Antivirus producer AVG recently released a report which revealed that seven of the ten safest countries to surf the web in are in Africa, with Sierra Leone being the safest of them all. The numbers seem impressive, with the chance of being attacked in Sierra Leone a meagre 0.14%, a far cry from Turkey, which tops the overal list with a chance of being attacked at 10%. AVG didn't put a time frame on these chances, but one of their bloggers implies that these are the chances on any given day.

More impressive numbers reveal that 127 million computers were monitored in 144 countries. Depending on how you count, however, there are some 193 sovereign states, meaning that some 50 were not included in AVG's research.
Judging from the pretty infographic below (available here), countries not part of the report include several countries in central Africa, as well as Myanmar and Mongolia. I can understand leaving out, say, Myanmar or North Korea, but not including Mongolia makes very little sense. And nor does touting Sierra Leone as a safe country when multiple significantly richer African countries are not even included.

But what's more is that a current estimate for the number of internet users in Sierra Leone is only some 15000, the only country in Africa with fewer users, but marginally so, being Equatorial Guinea, where the population is just above a tenth of the population of Sierra Leone.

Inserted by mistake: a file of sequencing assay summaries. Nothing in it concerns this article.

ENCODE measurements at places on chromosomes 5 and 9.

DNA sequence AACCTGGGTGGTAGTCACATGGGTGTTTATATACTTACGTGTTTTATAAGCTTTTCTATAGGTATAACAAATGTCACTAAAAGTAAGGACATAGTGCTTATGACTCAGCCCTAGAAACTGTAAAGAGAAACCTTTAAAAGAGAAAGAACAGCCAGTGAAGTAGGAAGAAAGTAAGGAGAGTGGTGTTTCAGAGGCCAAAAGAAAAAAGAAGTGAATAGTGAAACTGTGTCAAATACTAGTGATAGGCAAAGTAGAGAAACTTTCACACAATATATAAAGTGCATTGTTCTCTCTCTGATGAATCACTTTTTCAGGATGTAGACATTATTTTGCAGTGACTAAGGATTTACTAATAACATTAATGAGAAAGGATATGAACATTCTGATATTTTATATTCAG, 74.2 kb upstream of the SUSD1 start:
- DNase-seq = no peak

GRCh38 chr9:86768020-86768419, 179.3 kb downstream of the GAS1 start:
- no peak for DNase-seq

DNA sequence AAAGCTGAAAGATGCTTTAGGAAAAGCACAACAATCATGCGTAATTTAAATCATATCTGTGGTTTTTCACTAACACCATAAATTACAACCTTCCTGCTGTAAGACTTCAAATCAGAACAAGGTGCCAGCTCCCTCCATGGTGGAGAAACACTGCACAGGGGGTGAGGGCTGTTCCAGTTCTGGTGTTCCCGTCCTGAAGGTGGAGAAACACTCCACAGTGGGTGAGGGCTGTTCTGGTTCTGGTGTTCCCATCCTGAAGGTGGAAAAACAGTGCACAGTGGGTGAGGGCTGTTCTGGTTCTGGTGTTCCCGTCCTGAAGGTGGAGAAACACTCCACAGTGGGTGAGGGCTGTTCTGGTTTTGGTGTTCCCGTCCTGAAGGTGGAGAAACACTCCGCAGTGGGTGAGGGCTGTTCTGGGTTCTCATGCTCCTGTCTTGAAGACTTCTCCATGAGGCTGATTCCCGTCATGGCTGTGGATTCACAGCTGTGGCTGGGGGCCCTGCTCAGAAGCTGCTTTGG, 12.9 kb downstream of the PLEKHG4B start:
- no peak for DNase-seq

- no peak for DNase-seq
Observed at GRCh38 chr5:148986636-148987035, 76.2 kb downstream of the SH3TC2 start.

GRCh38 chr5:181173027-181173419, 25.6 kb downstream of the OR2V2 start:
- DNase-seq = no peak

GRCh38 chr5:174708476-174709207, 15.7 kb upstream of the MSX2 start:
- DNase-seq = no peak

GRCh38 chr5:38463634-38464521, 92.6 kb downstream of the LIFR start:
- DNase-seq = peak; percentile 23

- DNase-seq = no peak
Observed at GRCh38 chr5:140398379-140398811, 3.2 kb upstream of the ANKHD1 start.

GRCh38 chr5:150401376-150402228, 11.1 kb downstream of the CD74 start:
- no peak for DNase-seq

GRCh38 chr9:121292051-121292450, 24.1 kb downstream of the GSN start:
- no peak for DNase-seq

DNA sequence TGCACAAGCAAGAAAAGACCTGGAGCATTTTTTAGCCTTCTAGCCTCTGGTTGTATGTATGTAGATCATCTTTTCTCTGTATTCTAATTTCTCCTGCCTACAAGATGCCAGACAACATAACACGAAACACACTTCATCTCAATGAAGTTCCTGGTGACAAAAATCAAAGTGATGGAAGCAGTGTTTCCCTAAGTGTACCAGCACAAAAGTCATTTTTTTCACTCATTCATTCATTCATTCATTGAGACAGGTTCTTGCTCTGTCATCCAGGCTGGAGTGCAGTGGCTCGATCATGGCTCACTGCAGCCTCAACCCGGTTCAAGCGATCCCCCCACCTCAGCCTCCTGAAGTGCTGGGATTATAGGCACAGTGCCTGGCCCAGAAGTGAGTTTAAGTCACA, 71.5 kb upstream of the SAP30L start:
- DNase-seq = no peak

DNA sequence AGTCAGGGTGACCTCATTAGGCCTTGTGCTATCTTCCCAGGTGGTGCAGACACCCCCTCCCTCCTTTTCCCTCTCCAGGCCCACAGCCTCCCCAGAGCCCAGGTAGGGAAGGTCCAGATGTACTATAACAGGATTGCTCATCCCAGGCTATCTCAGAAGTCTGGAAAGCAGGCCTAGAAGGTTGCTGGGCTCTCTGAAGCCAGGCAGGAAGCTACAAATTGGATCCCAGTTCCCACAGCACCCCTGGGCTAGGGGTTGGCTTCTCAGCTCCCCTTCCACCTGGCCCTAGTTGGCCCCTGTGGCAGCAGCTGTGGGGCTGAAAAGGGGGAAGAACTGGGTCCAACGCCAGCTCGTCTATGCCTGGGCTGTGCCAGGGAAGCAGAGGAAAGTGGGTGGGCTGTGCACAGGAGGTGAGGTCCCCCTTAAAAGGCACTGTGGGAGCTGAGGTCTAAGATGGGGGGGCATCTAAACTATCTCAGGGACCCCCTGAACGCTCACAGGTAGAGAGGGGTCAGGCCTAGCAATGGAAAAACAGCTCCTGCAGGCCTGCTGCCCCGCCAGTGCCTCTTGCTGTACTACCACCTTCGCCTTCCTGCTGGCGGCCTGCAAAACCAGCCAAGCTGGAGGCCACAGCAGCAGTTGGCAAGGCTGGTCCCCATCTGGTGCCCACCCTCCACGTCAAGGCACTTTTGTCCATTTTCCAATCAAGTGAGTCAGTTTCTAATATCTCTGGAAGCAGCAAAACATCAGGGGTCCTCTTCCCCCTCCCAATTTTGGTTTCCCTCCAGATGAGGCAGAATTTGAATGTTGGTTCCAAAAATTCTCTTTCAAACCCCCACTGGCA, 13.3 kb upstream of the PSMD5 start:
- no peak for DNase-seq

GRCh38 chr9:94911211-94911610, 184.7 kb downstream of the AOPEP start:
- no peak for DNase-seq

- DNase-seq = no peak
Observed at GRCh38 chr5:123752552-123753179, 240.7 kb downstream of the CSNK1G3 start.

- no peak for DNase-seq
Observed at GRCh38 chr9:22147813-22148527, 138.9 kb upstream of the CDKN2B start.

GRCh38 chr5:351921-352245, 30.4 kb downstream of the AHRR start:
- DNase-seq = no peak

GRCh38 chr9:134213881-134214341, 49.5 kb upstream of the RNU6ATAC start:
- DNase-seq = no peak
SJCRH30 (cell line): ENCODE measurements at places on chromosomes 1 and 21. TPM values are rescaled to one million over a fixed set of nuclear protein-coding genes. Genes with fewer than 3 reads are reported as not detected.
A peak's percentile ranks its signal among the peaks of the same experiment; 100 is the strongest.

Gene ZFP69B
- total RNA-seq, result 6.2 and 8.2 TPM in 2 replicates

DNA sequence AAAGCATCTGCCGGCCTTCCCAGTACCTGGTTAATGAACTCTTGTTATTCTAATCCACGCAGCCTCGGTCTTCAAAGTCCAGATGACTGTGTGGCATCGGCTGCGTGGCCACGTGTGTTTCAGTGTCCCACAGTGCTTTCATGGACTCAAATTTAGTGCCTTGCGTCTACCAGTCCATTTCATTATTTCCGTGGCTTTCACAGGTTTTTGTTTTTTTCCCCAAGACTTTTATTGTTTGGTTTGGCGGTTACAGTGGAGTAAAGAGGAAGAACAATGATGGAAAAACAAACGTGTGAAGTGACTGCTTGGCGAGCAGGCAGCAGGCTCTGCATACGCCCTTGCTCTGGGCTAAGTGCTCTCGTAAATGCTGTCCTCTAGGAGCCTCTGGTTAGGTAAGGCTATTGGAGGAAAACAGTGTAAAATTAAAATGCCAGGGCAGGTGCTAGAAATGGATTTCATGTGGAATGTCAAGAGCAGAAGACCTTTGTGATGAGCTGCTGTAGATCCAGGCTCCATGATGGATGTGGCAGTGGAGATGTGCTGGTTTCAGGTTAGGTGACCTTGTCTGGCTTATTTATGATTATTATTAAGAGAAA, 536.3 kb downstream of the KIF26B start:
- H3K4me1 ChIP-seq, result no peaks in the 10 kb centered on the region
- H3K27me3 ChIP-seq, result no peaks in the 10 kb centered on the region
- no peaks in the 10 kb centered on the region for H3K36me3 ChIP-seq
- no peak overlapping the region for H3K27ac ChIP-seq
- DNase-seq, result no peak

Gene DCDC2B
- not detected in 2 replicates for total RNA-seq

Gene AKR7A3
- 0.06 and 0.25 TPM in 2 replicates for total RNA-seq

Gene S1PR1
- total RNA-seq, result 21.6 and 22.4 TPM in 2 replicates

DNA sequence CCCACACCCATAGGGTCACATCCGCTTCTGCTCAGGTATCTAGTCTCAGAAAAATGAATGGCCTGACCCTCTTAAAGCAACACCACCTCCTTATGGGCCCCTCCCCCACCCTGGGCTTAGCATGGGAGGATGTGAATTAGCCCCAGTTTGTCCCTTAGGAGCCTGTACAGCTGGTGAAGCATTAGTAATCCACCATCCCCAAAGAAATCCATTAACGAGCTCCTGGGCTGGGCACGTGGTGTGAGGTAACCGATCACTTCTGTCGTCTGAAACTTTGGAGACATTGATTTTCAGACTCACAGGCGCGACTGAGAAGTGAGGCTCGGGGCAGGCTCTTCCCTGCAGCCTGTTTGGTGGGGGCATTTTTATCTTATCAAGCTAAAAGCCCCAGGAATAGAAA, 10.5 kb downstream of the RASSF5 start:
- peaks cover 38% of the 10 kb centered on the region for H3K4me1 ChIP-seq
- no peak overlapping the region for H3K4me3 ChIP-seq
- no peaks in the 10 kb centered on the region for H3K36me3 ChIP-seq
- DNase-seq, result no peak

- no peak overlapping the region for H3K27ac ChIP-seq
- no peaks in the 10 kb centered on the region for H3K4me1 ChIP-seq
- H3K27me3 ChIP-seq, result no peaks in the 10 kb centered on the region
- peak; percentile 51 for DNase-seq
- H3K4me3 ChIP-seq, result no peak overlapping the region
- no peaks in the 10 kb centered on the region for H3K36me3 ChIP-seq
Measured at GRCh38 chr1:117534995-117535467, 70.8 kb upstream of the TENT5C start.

With a chance of about 0.14% of being attacked on any given day, even if we assume that all these 15000 users use the internet every day on their own computer, only some 20 users a day are under attack. With AVG commanding less then 10% of the antivirus market share, all this means that we have to thank AVG for their insight into the safety of Sierra Leonan internet use based on about 2 measured attacks per day over a period of one week.

Indeed, this is hardly reliable.

On a related note, the quality of internet access is so bad and so expensive here, it's no wonder internet use is so low in this country.

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